In the first part of our series on in-band signaling, we discussed one of the most common and easily recognizable forms of audio control, familiar to anyone who has dialed a phone in the last fifty years – dual-tone multifrequency (DTMF) dialing. Our second installment will look at an in-band signaling method that far fewer people have heard, precisely because it was designed to be sub-audible — coded squelch systems for public service and other radio services.
To review, an in-band signaling system is loosely defined as any system that sends control information along with the main content of a transmission. In the case of a telephone call, the main content would be the conversation you have with a friend on the other end, or shouting at the voice response system that’s currently screwing up your electric bill. The control signals would be the DTMF tones sent by your phone to the telco central office to connect your phone to your friends, or the angry mashing of keys to try to get connected to a human being. In both cases, the DTMF tones travel on the same channel, or band, as the voice conversation, one-sided though it may be.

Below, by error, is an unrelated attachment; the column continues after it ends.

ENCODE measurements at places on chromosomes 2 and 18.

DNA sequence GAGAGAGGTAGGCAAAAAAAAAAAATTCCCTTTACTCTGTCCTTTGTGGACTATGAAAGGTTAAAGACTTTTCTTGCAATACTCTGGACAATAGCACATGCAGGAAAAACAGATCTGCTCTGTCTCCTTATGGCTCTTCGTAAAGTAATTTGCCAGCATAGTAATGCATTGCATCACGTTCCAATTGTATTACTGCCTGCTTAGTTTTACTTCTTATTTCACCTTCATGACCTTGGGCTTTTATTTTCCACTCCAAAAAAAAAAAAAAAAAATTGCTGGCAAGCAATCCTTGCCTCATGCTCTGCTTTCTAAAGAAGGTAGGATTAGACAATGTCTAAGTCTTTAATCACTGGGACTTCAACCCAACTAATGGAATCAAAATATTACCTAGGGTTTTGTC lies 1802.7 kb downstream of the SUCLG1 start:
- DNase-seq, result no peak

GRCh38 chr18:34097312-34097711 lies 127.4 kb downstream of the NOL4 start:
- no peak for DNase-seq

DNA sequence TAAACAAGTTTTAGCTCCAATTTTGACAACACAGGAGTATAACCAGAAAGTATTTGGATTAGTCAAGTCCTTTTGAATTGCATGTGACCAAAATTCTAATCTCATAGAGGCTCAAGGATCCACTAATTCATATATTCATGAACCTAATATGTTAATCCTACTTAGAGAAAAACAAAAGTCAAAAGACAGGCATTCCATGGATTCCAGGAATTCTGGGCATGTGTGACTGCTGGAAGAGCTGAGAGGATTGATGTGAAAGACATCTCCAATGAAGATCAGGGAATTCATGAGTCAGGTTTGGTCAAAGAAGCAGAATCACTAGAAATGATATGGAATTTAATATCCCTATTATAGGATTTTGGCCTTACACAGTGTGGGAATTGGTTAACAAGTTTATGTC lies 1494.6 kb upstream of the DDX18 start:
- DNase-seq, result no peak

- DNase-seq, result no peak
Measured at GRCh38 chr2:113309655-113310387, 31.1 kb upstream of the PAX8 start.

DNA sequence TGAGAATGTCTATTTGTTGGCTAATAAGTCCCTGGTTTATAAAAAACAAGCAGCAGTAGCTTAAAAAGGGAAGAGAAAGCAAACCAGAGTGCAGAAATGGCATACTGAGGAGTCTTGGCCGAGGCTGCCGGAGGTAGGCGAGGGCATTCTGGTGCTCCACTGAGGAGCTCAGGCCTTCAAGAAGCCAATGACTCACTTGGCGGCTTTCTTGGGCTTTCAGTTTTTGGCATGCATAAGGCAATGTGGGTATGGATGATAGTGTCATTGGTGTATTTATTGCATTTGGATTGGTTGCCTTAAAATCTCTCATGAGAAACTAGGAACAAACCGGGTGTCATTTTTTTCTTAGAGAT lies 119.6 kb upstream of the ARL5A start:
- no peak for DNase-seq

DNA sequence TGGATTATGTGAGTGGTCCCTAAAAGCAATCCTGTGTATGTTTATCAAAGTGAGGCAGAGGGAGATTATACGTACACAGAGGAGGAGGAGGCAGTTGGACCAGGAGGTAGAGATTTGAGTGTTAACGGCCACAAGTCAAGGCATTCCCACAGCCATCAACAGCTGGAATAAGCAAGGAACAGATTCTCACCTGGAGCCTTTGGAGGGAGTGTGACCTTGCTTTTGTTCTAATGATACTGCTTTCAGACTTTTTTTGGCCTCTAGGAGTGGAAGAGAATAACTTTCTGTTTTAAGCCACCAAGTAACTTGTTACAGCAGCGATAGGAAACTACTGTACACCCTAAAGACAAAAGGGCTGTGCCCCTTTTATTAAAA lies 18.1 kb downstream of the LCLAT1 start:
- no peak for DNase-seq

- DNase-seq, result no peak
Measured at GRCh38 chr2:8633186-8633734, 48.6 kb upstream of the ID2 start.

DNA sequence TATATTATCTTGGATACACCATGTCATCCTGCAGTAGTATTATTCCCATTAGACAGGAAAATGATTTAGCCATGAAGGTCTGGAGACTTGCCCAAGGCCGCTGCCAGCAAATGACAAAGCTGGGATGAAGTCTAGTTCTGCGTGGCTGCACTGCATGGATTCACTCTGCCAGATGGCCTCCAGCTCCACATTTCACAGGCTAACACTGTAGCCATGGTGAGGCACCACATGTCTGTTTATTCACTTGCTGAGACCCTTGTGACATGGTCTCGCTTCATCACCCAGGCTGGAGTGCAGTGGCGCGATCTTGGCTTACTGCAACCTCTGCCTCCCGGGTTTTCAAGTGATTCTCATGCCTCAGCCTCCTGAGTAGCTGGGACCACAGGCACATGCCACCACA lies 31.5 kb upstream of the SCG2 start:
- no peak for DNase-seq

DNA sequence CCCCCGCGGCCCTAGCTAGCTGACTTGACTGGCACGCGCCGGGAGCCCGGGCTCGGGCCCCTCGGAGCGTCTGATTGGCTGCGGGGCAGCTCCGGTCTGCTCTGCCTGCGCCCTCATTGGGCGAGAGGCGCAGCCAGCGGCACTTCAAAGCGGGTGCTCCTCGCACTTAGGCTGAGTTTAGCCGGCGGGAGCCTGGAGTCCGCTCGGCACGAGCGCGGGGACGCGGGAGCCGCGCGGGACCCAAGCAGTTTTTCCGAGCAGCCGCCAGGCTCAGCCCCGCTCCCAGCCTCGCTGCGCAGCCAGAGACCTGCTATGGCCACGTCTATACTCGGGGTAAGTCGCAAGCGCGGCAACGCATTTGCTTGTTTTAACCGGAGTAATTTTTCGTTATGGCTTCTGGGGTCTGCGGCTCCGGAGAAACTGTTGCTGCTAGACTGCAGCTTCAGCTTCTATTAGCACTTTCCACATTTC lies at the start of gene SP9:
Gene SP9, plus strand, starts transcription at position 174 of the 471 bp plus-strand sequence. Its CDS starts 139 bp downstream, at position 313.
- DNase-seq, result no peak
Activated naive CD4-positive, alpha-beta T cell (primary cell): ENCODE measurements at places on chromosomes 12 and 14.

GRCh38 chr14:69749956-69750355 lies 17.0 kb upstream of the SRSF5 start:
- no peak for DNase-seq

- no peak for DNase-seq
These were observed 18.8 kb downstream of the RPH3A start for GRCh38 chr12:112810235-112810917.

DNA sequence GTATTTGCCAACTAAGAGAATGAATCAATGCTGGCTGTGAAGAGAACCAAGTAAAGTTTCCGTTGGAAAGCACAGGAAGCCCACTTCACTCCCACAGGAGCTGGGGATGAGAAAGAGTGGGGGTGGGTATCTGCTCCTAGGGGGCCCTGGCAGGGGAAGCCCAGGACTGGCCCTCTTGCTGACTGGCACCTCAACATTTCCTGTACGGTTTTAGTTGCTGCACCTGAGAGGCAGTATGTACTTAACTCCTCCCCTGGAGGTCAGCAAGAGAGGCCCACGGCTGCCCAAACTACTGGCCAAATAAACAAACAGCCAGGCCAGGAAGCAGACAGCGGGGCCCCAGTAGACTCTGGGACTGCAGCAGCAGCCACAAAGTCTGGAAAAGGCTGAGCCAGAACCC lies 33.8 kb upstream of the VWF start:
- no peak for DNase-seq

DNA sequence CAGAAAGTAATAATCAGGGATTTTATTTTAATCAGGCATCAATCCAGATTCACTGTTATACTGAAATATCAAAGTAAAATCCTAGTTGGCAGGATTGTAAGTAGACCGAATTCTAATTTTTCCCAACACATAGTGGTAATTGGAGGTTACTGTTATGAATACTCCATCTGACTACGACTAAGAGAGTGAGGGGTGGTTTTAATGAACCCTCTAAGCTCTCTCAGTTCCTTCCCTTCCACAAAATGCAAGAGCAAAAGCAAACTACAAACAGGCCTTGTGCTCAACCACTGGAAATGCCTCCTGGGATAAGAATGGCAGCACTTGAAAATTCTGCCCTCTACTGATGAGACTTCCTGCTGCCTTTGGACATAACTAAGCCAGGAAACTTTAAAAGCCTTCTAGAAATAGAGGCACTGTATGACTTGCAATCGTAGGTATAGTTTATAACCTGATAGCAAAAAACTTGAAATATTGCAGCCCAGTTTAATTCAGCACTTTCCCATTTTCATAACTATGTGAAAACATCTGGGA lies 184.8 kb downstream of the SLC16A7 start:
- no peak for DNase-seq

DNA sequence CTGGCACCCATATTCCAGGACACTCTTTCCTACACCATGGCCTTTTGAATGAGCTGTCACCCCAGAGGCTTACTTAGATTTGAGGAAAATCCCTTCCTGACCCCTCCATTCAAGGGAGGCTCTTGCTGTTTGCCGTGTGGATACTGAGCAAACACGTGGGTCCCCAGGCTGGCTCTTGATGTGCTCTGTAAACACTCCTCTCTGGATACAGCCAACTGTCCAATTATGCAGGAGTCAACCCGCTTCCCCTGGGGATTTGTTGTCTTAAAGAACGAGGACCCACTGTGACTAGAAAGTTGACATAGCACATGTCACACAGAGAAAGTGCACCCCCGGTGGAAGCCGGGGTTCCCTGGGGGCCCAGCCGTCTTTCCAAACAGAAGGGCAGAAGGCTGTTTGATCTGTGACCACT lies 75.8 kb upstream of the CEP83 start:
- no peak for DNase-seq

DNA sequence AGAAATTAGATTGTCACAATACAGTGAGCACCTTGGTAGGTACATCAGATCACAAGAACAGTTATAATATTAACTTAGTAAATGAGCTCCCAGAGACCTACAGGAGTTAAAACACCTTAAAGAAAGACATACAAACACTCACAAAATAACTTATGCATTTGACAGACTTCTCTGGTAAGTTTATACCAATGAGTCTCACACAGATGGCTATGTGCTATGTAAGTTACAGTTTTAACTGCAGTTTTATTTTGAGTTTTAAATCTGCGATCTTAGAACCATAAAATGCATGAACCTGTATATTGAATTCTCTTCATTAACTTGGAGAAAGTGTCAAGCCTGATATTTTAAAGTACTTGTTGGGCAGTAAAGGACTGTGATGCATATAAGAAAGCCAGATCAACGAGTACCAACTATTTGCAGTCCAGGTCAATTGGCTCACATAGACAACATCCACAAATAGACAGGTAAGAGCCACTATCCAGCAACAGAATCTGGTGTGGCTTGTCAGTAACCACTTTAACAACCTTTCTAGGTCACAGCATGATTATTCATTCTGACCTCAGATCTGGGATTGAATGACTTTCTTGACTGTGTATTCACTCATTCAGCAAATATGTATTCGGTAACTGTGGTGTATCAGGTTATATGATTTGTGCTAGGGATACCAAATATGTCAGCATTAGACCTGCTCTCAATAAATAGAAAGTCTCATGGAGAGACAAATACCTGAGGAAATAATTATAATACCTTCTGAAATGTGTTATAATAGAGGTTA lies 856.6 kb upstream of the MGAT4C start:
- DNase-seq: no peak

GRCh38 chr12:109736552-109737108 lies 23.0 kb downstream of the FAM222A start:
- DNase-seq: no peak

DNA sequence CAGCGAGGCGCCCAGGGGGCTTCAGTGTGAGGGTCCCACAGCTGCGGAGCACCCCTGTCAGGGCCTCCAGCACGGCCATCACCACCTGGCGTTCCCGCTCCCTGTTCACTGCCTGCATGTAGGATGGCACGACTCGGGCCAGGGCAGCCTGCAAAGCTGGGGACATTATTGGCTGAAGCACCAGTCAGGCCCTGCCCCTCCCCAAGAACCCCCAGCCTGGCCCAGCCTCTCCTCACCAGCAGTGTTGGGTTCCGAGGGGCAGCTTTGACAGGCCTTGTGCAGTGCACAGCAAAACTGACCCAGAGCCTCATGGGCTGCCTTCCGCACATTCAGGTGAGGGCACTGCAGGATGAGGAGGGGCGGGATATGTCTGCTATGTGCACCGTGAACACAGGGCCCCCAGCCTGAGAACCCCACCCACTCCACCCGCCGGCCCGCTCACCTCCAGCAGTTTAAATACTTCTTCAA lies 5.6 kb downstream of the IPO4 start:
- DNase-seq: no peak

In-band signaling works in radio transmissions, too, as a way for one radio to control another. The most common form of remote control is the squelch system. Ham radio operators and other two-way radio users will no doubt be familiar with the squelch control on a receiver, which is used to manually set a threshold which an incoming signal needs to be stronger than to be heard. This quiets the constant white noise and blanks out distant, weak transmissions.